Istanbul November 13 2022: Turkey is contending with the worst cost-of-living crisis for decades. Food prices are up 99% and energy bills just rose another 20%. That’s in a country where half the population has to survive on the minimum wage.
For Mustafa Coban, it’s not just trying to make ends meet that’s embittered him. The pistachio seller in Turkey’s southern Gaziantep province is also angry at the government for allowing Syrians from across the border to settle when housing is getting more expensive.
Yet amid all the uncertainty of his predicament, Coban is sure of one thing: he will be voting next year for President Recep Tayyip Erdogan for the first time in three elections. “We need a statesman,” said Coban, 43.
Such sentiment cuts to the heart of why Turkey’s strongman is managing to reinforce his position in conservative heartlands when some of his nation’s economic metrics look as bad as at any time in his two decades of rule. Less than a year ago, Erdogan’s political fortunes looked to be diminishing. But the war in Ukraine, government aid for households and small businesses and an opposition in disarray have bolstered his grip on power.
Regions like Gaziantep are critical to the outcome of the presidential and parliamentary elections expected to take place in late spring. A four-day trip in late October found many people like Coban pinning their hopes on the Turkish leader to navigate them out of the economic storm critics say he helped cause.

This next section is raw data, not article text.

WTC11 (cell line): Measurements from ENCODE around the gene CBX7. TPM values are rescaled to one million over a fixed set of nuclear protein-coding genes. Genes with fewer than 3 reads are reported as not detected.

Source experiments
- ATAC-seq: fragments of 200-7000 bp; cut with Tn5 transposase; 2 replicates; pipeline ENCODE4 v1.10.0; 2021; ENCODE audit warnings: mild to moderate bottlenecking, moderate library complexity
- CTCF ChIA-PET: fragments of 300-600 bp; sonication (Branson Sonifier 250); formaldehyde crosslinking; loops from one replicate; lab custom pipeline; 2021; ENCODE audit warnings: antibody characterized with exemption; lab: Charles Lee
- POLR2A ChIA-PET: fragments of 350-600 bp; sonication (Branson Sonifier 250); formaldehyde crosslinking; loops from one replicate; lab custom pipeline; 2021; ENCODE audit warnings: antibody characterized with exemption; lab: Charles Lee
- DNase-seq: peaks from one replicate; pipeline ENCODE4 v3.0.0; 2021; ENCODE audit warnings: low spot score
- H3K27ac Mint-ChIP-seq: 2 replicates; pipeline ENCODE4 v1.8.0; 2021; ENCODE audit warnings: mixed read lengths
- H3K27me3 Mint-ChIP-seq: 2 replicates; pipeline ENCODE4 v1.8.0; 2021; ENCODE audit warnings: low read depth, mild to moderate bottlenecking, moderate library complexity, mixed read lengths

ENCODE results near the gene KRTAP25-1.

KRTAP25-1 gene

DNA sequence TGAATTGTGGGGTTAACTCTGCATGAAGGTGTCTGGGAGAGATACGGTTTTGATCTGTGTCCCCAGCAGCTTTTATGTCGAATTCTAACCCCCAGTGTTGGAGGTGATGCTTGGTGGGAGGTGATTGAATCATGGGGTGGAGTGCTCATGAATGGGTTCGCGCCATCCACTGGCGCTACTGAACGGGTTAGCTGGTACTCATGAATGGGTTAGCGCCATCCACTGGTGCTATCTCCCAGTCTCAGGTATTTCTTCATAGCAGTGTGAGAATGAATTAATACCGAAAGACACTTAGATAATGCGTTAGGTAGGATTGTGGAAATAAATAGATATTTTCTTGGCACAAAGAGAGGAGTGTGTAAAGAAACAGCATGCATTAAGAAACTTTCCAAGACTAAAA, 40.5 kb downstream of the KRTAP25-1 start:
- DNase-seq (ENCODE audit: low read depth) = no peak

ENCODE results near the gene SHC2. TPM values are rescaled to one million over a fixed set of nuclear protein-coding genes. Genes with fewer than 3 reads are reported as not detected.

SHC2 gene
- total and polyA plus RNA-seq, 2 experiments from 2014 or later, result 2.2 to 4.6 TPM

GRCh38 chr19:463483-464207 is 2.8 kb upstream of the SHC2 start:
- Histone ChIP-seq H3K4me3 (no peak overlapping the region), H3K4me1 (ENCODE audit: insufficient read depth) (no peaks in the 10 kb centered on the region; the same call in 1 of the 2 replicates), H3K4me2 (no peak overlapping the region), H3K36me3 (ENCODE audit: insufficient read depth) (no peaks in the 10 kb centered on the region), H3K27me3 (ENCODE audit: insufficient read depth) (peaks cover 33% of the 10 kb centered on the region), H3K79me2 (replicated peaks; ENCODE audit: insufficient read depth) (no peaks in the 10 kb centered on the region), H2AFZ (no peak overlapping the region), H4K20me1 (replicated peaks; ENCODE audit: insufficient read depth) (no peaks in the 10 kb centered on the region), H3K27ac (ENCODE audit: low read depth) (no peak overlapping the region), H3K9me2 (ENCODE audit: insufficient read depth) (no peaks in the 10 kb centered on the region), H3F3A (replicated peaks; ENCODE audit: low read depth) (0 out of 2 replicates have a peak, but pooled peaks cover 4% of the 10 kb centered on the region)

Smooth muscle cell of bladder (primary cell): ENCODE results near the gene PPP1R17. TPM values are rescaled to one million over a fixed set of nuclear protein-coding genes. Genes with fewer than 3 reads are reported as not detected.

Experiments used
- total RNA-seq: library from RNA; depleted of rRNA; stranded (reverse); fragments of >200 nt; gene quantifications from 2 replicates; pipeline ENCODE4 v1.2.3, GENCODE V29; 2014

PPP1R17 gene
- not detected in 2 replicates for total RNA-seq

Erdogan’s opponents are so far unable to unite behind a challenger who can win the confidence of the wider electorate and build on local election victories three years ago in the biggest cities, Istanbul and Ankara.
Kemal Kilicdaroglu, who heads the CHP, the biggest opposition party, has urged voters to “try Kilicdaroglu,” but it’s unclear whether his allies from five other groups will agree to back him. The bloc is yet to merge separate plans to heal the economy and publish a roadmap.
The president and his AK Party, meanwhile, are promising the equivalent of $32 billion in aid for energy bills, as well as tens of billions for social housing, tax amnesties and cheap loans while pledging early retirement for millions of people. Erdogan’s reliance on cheap money to keep the economy growing has also helped many small businesses to avoid bankruptcy after the pandemic.
He is also gaining kudos for NATO member Turkey’s increasingly independent foreign policy, balancing support for Ukraine fighting the Russian invasion while cultivating ties with Moscow.
“The opposition’s performance has been disastrous for me,” said Coban, as he took payment from a grumbling client over rising pistachio prices in a shop where packs of the nuts were piled high. “What is important for me is to have a strong leader who can resist foreign powers and Erdogan is that leader without a question. There is no alternative.”
Erdogan visited Gaziantep on Nov. 5 to inaugurate dozens of factories and a railway. He told a rally of supporters that his government invested 52.5 billion lira ($2.8 billion) during his time in power, building schools, roads, houses, hospitals and universities as well as a football stadium in the region. “Those who want to see what the Turkish economy program is should look at Gaziantep,” he said.
A late October survey by Metropoll showed approval for Erdogan was 47.6%, up from about 39% about a year ago. Support for the AKP stood at 31.9%, excluding undecided voters, up from about 26% in November last year.
“Erdogan has a great advantage of using any means at his disposal as the head of the state and the government without confining himself to any norms that could make the election a fair competition,” said Nihat Ali Ozcan, a strategist at the Economic Policy Research Foundation in Ankara.